Saturday, May 23, 2015

What A Difference A Year Makes

Following up on my recent string of posts covering the 1973-76 Topps Annual Reports, I've found a few contemporary news articles from Sports Collectors News reacting to Topps' financials. SCN was a hobby newspaper put out by Mike Bondarenko from 1968-78 that, by 1974, was professionally typeset and printed bi-weekly with extensive coverage of the then-current hobby scene. It didn't have the advertising oomph of The Trader Speaks but it made up for it in articles and editorials. Here are a few tidbits about the mighty Topps Chewing Gum.

This first one is from the August 2, 1974 issue and the author (somewhat) bemoans the goings-on at Corporate HQ:


The fact that Topps was sold in 200,000 different stores is hugely impressive but if you do the math they netted only $220 per store in sales and a measly $10 in net profits! Still, things were looking mighty good thanks to Wacky Packages.

By the time 1975 had kicked into gear, things weren't looking so rosy as this May 23, 1975 article reveals:

International sales were definitely on the minds of the top Topps brass as the business landscape had changed dramatically for all but a handful of companies by 1975 thanks to the damage the Arab Oil Embargo did to the US and other select economies around the globe. The effect can be seen in the profits, which were down substantially while net sales had increased by almost $6 Million from the year prior.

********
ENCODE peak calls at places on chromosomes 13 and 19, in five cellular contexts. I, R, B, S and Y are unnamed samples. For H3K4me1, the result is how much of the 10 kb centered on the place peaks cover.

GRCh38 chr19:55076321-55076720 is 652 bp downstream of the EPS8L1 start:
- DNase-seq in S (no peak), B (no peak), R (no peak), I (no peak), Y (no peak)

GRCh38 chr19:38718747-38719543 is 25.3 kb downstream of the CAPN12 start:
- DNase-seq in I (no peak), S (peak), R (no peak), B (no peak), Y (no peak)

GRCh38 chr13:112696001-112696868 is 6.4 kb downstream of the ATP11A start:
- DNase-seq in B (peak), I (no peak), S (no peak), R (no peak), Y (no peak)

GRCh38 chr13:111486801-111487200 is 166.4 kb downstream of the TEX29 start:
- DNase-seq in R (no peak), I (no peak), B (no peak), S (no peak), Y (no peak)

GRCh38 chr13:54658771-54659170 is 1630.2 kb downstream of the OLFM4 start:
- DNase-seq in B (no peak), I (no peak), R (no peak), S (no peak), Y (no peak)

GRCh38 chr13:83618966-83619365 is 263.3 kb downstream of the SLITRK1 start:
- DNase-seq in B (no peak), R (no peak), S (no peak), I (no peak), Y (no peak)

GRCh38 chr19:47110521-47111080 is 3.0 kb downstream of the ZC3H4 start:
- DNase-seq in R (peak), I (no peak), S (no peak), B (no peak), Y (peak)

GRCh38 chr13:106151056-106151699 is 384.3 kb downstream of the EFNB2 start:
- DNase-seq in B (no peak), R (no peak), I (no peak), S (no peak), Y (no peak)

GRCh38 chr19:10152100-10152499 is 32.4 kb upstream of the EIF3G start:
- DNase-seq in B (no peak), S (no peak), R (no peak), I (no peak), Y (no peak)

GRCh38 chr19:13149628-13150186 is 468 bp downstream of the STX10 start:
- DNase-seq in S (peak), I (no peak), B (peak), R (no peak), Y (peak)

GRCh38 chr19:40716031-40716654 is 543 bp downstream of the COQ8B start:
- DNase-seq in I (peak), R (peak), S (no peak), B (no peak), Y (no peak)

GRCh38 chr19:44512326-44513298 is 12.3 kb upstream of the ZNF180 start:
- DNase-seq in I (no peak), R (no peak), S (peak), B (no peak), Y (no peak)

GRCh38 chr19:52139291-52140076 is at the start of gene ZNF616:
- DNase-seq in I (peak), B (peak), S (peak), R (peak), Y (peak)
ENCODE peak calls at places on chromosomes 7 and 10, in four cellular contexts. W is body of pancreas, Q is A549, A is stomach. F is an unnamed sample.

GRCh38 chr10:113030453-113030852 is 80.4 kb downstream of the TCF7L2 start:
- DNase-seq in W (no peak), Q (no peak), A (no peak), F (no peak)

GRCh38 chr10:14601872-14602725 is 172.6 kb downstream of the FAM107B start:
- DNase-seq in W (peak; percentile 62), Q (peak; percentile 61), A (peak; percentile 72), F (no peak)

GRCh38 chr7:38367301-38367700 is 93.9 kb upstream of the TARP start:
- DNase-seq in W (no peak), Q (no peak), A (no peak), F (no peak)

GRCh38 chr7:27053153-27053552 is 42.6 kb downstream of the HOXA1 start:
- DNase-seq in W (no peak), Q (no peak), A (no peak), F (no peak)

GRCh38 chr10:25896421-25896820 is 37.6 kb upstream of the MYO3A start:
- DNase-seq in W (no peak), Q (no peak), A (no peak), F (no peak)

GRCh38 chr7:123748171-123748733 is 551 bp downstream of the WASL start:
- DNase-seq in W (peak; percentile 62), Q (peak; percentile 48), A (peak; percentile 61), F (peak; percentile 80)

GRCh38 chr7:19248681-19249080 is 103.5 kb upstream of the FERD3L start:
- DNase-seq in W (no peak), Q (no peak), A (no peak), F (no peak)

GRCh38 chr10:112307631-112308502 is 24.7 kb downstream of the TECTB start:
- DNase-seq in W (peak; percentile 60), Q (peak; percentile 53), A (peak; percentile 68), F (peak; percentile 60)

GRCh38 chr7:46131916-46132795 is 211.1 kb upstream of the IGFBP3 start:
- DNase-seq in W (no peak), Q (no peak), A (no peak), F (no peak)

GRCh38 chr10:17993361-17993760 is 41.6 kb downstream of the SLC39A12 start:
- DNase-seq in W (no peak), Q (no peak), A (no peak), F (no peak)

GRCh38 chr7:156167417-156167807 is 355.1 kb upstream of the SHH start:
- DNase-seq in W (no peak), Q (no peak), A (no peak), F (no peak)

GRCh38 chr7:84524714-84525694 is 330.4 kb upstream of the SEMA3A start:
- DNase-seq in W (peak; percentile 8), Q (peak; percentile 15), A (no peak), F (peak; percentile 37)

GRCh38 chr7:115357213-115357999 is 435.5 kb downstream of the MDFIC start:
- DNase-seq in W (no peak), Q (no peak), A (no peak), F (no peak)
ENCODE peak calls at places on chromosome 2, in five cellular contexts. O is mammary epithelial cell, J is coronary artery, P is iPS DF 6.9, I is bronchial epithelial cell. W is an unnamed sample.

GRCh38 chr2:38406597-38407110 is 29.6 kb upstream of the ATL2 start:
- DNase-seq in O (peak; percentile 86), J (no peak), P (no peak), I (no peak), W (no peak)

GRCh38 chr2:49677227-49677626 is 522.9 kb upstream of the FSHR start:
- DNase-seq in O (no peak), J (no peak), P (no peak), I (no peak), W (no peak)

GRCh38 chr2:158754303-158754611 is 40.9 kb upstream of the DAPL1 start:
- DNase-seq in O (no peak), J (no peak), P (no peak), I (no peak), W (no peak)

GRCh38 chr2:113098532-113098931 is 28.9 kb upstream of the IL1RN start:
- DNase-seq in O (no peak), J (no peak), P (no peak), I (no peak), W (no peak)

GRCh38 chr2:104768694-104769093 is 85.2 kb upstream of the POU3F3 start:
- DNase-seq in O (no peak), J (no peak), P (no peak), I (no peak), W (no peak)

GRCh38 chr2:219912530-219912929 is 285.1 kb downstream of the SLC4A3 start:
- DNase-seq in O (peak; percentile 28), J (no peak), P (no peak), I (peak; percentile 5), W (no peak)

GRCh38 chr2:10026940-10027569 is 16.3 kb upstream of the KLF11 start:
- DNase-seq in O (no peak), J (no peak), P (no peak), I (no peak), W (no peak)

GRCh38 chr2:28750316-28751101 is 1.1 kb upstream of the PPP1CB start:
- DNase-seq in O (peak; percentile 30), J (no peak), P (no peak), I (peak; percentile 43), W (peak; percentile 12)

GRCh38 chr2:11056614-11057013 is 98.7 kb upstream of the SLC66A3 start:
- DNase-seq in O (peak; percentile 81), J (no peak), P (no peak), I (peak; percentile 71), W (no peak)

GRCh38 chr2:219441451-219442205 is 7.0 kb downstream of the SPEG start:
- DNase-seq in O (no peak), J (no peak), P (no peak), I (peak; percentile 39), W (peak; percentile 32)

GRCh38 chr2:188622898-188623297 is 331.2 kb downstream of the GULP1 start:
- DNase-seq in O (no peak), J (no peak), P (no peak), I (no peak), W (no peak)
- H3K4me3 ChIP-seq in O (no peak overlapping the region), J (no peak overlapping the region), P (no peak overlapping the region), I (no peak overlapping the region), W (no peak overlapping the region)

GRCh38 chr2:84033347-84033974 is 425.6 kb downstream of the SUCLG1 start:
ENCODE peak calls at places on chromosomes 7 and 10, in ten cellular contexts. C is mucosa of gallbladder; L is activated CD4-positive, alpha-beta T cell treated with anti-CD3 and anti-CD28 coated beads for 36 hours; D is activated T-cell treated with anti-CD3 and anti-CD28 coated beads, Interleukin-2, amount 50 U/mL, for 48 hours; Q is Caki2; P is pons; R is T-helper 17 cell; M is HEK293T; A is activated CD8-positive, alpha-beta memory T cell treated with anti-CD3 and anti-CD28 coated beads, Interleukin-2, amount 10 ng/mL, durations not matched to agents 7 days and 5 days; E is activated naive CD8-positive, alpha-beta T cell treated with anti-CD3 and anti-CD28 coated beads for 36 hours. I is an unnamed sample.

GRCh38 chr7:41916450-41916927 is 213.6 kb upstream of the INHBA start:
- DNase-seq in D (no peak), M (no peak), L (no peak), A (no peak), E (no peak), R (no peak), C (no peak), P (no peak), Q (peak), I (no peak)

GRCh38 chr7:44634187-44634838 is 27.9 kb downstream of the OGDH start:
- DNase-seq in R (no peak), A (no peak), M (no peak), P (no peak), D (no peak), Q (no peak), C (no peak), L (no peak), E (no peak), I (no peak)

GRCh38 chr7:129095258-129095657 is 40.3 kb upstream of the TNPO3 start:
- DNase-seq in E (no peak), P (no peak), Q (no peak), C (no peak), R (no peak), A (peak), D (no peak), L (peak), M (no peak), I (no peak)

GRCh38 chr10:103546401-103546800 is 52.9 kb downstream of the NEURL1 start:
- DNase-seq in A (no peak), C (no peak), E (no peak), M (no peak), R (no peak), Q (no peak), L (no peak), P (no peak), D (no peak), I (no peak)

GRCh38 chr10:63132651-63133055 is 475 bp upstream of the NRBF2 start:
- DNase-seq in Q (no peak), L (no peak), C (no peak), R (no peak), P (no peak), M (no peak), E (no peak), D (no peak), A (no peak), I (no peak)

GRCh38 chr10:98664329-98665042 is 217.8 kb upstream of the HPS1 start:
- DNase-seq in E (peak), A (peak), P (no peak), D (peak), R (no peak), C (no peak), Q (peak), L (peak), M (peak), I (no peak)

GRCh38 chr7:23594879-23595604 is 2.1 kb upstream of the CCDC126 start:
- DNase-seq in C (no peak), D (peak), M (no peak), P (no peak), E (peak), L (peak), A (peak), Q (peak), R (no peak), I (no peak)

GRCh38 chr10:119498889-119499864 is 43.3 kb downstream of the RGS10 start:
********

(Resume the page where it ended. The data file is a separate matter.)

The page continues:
Bondarenko started SCN when he was 16 (!) and I have to say by the time the mid 70's rolled around it was, the most professional looking hobby publication out there prior to the debut of Baseball Cards Magazine in 1981. Not bad for a twenty-something!

Saturday, May 16, 2015


Depending upon how often and in what decade you frequented grocery stores, the notion of Topps Wax Trays might strike a chord.  Originally introduced in 1952 to allow the selling of multiple packs as one unit  in the grocery stores and supermarkets of America, these would be used for decades by Topps. Technically, these were mere overwraps in the beginning as they featured wax packs overwrapped with clear cellophane but around 1957 (I think) the move to standard sizing seems to coincide with the flimsy cardboard tray being used underneath the packs.  Generally three or six wax packs would be in these and three would be dominant by the mid 1960's.

Here is an example from 1972:


I'm not really cataloging what was packaged this way but am trying to cipher what was shown on the underside of these.  Here is an example from 1974:

There are three elements obviously:  a numbered set of Sports Safety Tips, the Bazooka Joe and 1940's style girl pushing a premium and the curiously un-numbered Make-It-Yourself Games. It seems likely this came from a sports related wax tray but it's not a certainly as this 1979 Superman: The Movie tray hawks a Sports Card Locker: